Silken Turnip Soup 8.000

Mark Finkenstaedt for The Washington Post; Styled by Lisa Cherkasky; Tableware from Crate and Barrel

Nov 18, 2009

This soup is creamy-tasting without any cream or milk.

Make Ahead: The soup can be cooled, then covered and refrigerated 1 day in advance. Reheat, covered, over low heat on the stovetop.

Servings: 8

Yield: Makes about 2 1/2 quarts

  • 4 tablespoons (1/2 stick) unsalted butter
  • 2 medium onion, cut into thin slices (2 1/2 cups)
  • 4 medium turnips, peeled and cut into thin slices (1 1/2 pounds total)
  • 1 small (8 ounces) russet potato, peeled and cut into thin slices
  • 2 teaspoons kosher salt, or more to taste
  • 5 cups low-sodium chicken broth, preferably homemade, or more as needed
  • 1/2 teaspoon freshly grated nutmeg
  • 1/3 cup packed basil leaves, rolled and cut into thin strips (chiffonade), for garnish (optional)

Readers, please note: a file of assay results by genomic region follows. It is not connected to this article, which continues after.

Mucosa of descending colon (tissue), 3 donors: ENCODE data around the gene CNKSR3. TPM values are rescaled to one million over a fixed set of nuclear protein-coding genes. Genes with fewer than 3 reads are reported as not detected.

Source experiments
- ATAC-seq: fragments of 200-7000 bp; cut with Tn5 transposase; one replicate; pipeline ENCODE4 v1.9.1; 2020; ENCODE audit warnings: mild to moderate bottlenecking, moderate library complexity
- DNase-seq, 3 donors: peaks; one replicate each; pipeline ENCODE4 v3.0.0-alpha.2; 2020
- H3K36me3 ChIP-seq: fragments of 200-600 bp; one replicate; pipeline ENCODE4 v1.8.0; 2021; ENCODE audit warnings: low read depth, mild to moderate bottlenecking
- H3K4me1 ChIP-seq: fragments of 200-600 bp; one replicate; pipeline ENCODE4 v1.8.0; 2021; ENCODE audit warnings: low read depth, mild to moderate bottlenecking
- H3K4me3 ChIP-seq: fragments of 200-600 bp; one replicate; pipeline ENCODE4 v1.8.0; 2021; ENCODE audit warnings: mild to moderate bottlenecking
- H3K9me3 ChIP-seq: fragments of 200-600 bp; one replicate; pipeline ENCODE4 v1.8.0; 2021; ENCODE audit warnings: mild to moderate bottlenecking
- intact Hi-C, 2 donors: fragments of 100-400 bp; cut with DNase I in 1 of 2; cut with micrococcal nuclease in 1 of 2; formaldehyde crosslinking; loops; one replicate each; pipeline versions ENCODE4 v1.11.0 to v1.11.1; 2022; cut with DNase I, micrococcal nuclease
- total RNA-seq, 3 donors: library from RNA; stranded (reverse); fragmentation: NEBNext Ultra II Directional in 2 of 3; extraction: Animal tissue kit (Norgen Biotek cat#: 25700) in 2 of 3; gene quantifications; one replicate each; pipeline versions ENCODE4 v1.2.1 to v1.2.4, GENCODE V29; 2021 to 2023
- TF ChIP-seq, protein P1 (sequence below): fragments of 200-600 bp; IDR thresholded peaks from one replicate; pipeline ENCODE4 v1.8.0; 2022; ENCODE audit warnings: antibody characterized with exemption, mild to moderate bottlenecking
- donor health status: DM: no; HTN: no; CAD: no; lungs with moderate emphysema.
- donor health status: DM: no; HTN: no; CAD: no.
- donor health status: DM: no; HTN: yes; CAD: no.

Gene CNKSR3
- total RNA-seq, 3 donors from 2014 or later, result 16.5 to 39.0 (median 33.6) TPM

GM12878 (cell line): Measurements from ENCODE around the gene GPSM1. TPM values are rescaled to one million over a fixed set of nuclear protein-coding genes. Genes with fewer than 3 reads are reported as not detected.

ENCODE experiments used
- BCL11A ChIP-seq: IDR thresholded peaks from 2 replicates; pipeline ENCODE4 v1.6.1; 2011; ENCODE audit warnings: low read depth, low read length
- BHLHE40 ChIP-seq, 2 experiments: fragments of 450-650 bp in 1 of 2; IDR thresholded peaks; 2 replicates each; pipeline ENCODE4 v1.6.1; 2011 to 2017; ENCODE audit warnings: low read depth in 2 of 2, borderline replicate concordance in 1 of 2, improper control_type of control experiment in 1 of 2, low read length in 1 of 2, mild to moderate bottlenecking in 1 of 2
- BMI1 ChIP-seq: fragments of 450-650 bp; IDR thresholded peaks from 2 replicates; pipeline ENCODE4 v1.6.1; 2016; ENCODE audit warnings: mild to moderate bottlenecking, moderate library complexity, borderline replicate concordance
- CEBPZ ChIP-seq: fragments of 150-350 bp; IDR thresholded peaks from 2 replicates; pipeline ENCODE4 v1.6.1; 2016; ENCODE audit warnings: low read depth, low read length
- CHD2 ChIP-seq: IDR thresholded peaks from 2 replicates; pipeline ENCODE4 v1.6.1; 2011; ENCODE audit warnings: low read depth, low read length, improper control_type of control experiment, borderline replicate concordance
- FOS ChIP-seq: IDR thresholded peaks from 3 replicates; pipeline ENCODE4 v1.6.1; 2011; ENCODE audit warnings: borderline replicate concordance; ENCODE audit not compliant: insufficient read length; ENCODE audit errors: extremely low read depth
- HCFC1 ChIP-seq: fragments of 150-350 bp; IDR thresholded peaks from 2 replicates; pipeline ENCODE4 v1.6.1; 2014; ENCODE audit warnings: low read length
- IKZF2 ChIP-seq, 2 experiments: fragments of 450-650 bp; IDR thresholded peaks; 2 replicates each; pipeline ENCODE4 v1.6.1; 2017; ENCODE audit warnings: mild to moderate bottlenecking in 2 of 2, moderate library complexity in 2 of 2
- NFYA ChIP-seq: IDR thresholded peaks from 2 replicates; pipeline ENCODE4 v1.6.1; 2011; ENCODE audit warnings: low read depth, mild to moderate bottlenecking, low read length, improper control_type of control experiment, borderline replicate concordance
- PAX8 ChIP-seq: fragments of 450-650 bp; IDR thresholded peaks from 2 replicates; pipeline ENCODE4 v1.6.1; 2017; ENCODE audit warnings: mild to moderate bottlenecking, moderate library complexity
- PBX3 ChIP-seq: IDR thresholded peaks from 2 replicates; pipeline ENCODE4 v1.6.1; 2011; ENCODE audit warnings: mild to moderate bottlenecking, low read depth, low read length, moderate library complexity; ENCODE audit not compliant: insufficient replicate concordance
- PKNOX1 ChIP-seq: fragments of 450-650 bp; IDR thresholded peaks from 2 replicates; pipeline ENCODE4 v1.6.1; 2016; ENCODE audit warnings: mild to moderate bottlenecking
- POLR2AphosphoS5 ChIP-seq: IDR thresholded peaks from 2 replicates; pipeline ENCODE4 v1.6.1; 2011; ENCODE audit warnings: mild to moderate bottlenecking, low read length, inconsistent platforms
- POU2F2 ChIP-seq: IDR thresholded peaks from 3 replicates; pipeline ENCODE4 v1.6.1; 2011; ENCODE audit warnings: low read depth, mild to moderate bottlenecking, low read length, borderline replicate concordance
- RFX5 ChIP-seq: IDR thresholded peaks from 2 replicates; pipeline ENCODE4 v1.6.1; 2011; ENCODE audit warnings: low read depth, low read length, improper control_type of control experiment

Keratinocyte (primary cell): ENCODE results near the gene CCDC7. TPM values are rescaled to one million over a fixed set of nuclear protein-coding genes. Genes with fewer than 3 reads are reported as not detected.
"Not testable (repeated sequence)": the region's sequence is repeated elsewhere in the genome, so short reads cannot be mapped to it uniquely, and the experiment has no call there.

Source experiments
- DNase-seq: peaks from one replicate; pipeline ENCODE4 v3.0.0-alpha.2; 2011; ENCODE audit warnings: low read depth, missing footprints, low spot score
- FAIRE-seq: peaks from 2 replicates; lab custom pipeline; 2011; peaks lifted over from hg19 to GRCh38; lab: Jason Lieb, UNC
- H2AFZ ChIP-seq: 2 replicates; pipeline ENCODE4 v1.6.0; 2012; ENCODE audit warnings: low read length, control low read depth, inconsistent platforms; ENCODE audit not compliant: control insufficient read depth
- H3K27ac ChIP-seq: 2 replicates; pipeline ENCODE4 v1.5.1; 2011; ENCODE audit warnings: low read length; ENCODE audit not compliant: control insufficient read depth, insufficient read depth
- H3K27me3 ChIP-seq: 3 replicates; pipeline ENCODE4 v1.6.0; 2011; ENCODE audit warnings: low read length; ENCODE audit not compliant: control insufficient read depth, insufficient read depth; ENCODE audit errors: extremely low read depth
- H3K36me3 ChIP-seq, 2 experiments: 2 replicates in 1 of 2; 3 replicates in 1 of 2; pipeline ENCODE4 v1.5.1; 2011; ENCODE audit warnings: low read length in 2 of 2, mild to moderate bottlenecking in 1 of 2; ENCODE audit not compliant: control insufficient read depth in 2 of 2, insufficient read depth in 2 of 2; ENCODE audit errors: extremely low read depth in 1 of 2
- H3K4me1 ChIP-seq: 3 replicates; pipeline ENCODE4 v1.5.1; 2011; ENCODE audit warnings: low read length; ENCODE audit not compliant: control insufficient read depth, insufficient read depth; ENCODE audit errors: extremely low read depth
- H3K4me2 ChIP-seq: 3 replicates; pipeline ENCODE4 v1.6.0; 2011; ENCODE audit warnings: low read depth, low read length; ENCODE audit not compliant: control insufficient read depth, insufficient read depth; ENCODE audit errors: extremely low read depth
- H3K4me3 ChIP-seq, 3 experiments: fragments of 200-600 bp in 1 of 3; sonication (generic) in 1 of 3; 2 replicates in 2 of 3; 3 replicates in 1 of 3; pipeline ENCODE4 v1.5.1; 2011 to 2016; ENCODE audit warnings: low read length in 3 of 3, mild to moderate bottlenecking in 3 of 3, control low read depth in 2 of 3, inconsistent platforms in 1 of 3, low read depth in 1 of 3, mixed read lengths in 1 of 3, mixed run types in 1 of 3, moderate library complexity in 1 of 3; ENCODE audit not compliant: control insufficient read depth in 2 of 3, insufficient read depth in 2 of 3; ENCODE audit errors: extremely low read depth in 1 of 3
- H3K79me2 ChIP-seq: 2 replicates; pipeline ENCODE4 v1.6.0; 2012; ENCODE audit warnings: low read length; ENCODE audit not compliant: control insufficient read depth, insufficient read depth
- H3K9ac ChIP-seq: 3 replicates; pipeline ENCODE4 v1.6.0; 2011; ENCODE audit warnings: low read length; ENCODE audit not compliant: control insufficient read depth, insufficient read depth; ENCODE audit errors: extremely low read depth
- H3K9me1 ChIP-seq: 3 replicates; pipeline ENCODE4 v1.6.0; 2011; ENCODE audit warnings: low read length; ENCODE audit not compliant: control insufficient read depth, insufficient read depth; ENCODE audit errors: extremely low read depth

Melt the butter in a large pot over medium heat. Once it is foaming, add the onions and cook for 5 minutes, stirring often, until they have softened slightly.

Add the turnips, potato and salt; mix well. Cover and reduce the heat to low; cook for 20 minutes, stirring occasionally, until the vegetables are tender.

Add the broth and stir to combine; cook for 10 minutes, until heated through.

Remove from the heat; use an immersion (stick) blender to puree into a smooth soup. (Alternatively, puree the mixture in batches in a blender or food processor; if using a blender, remove the center knob of the lid and place a clean dish towel over the opening to prevent steam from escaping.)

Return the soup to the pot and place over medium-low heat. Add the nutmeg and stir to incorporate. Cook for 10 minutes, then taste; adjust the seasoning as needed. If the soup is too thick, use extra broth to achieve the desired consistency.

Divide among individual bowls; garnish with the basil, if desired. Serve warm.

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Recipe Source

Adapted from "The Gift of Southern Cooking," by Edna Lewis and Scott Peacock (Knopf, 2003).

Tested by Jane Black.

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